The Rosetta Stone
The discovery of the stone. For many centuries travelers
to Egypt saw on the ruins of ancient
temples, palaces, or tombs, or on the walls, pillars, or
ceilings of old buildings, many inscriptions
which were in the old hieroglyphic or pictorial language
of old Egypt, which no scholar knew
how to read. When Napoleon invaded the land of Egypt in
1798, he took with him scholars who
were assigned the task of investigating the ancient
Egyptian monuments. In 1799 Boussard, his
French engineer who was excavating near Rosetta, at the
mouth of the Nile River, uncovered a
black granite stone 3`9" high, by 2`4 ½" Wide, by 11"
At the top of the rock were 14 lines of the Egyptian
hieroglyphic language seen so often on ruins
of ancient buildings. Below this were 32 lines of another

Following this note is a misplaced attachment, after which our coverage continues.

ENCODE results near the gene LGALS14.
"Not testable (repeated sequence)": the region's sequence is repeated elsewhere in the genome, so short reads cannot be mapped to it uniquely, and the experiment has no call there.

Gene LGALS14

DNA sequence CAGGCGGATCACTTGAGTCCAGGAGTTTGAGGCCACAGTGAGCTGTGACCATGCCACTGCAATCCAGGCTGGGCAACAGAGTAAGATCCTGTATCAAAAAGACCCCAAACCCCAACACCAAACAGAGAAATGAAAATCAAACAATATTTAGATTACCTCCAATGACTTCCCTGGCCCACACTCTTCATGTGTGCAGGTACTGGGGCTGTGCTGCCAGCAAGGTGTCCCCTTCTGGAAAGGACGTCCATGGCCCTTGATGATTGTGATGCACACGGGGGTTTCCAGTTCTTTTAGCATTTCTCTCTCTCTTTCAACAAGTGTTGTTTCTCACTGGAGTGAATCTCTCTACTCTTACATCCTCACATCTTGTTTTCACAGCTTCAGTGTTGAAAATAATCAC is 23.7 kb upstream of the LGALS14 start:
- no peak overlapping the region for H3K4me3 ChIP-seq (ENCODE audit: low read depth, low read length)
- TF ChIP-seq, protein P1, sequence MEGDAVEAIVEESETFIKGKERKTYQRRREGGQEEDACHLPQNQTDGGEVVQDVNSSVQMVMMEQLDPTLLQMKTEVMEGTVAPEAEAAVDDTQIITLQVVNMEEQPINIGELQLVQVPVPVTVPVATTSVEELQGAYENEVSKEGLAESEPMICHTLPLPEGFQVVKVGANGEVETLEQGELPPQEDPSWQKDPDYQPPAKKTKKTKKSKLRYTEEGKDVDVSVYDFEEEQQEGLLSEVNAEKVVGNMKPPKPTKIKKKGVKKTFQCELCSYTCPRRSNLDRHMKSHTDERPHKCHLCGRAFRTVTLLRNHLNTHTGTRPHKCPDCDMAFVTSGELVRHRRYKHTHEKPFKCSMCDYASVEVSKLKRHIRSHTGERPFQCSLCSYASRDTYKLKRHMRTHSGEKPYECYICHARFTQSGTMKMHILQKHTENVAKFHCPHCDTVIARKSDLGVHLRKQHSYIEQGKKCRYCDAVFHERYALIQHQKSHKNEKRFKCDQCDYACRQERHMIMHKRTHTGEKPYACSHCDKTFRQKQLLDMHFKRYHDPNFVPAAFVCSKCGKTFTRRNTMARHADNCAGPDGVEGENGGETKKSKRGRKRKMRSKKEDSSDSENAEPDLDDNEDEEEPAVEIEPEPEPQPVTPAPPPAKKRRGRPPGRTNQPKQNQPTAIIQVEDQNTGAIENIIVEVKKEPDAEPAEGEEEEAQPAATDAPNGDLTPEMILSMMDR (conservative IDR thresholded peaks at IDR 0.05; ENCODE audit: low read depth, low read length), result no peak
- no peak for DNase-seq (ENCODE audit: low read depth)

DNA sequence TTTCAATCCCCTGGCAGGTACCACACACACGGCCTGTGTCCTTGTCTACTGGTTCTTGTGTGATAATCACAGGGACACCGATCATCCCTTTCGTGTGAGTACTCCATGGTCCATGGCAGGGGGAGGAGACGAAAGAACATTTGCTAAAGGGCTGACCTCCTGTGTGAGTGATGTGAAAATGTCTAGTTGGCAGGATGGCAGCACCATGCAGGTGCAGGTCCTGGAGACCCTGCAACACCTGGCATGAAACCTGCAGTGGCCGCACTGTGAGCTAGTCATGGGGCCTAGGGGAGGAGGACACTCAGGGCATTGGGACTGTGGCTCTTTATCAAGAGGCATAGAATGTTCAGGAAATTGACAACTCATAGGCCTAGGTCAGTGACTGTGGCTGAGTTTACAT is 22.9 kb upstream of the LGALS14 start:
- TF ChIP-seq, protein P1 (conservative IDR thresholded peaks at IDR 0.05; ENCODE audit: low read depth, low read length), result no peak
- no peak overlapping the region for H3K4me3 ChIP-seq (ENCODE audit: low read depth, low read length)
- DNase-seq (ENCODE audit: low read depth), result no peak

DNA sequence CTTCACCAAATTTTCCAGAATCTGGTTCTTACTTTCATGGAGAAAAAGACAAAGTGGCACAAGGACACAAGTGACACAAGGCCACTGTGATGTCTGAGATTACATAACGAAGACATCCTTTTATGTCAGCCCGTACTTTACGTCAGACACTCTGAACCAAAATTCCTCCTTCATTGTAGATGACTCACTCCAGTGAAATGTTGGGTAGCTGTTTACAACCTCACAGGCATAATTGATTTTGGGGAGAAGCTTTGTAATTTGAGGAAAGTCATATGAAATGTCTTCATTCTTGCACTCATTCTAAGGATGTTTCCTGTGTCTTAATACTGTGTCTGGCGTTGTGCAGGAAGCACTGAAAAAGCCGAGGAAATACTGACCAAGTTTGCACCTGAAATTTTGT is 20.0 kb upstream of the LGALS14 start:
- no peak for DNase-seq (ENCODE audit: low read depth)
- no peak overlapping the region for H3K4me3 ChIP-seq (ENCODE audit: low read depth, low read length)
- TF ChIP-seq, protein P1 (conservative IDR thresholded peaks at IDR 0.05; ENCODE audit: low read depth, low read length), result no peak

script, and at the bottom of the stone
were 54 lines in Greek letters. The Greek words were read
and understood, and it was surmised
that the other languages told the same story as did the
Eventually the stone found its way to the British Museum,
and scholars set to work to decipher
the two unknown languages.
Deciphering of the stone. A young Frenchman by the name of
Champollion, using the method of
comparing the known (Greek) with the unknown (Egyptian),
succeeded in the year 1818 in
deciphering the Egyptian languages. The middle writing on
the stone was a cursive type, and was
the vernacular of the common people. The top language was
the picture writing, or hieroglyphic
(sacred) language of Egypt. Following this discovery,
scholars were able to read hundreds and
thousands of old Egyptian inscriptions hitherto a mystery.
Much of the history of ancient Egypt
was suddenly made known to the world.
Ira M. Price, The Monuments and the Old Testament, ed. 1925,
J. A. Hammerton,
ed., The Wonders of the Past, ed. 1937, pp. 250, 251.
George G. Cameron, "Darius Carved History on Ageless Rock,"
The National Geographic
Magazine, Dec. 1950, pp. 825-844.